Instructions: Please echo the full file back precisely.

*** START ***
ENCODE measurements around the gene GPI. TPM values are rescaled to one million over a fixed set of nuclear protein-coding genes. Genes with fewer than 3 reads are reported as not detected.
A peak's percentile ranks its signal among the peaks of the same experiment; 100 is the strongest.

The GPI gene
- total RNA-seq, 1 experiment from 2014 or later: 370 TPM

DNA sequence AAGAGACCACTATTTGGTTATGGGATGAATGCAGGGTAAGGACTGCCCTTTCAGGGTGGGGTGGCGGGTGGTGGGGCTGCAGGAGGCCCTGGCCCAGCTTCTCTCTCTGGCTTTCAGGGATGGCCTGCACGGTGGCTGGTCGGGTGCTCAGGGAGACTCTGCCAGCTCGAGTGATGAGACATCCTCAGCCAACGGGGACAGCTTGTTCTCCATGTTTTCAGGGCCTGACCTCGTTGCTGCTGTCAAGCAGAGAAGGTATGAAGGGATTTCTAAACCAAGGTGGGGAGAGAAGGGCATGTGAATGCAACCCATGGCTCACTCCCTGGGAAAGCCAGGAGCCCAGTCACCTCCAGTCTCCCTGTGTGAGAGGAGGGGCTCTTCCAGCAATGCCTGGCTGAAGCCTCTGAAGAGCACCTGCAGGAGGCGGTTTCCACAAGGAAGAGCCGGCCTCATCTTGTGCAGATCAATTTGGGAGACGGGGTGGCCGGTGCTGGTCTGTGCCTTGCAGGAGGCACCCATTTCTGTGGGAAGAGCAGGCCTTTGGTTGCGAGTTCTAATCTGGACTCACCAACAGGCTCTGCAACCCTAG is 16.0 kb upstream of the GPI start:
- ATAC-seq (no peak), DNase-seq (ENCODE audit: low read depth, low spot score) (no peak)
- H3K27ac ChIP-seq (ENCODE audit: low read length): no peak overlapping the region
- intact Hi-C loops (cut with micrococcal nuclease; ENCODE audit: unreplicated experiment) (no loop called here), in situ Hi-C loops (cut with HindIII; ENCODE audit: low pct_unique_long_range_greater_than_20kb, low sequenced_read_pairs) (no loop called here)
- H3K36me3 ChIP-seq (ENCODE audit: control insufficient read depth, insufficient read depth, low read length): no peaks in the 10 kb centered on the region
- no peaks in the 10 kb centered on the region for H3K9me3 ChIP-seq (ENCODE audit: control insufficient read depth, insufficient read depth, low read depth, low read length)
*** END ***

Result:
ENCODE measurements around the gene GPI. TPM values are rescaled to one million over a fixed set of nuclear protein-coding genes. Genes with fewer than 3 reads are reported as not detected.
A peak's percentile ranks its signal among the peaks of the same experiment; 100 is the strongest.

The GPI gene
- total RNA-seq, 1 experiment from 2014 or later: 370 TPM

DNA sequence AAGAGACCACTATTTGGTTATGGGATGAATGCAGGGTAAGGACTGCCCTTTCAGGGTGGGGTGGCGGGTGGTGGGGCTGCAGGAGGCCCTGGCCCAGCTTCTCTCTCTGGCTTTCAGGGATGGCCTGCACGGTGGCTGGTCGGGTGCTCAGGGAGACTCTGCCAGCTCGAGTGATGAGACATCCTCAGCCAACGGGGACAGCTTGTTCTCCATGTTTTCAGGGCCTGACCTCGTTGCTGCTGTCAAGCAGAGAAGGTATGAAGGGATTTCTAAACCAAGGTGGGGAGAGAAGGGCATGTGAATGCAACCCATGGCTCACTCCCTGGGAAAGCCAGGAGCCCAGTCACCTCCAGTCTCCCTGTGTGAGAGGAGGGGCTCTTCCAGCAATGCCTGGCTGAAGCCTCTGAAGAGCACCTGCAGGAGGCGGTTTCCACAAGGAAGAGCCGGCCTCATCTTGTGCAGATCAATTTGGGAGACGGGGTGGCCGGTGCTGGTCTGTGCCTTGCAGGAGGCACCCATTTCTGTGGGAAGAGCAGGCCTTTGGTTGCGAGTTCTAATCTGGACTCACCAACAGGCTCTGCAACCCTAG is 16.0 kb upstream of the GPI start:
- ATAC-seq (no peak), DNase-seq (ENCODE audit: low read depth, low spot score) (no peak)
- H3K27ac ChIP-seq (ENCODE audit: low read length): no peak overlapping the region
- intact Hi-C loops (cut with micrococcal nuclease; ENCODE audit: unreplicated experiment) (no loop called here), in situ Hi-C loops (cut with HindIII; ENCODE audit: low pct_unique_long_range_greater_than_20kb, low sequenced_read_pairs) (no loop called here)
- H3K36me3 ChIP-seq (ENCODE audit: control insufficient read depth, insufficient read depth, low read length): no peaks in the 10 kb centered on the region
- no peaks in the 10 kb centered on the region for H3K9me3 ChIP-seq (ENCODE audit: control insufficient read depth, insufficient read depth, low read depth, low read length)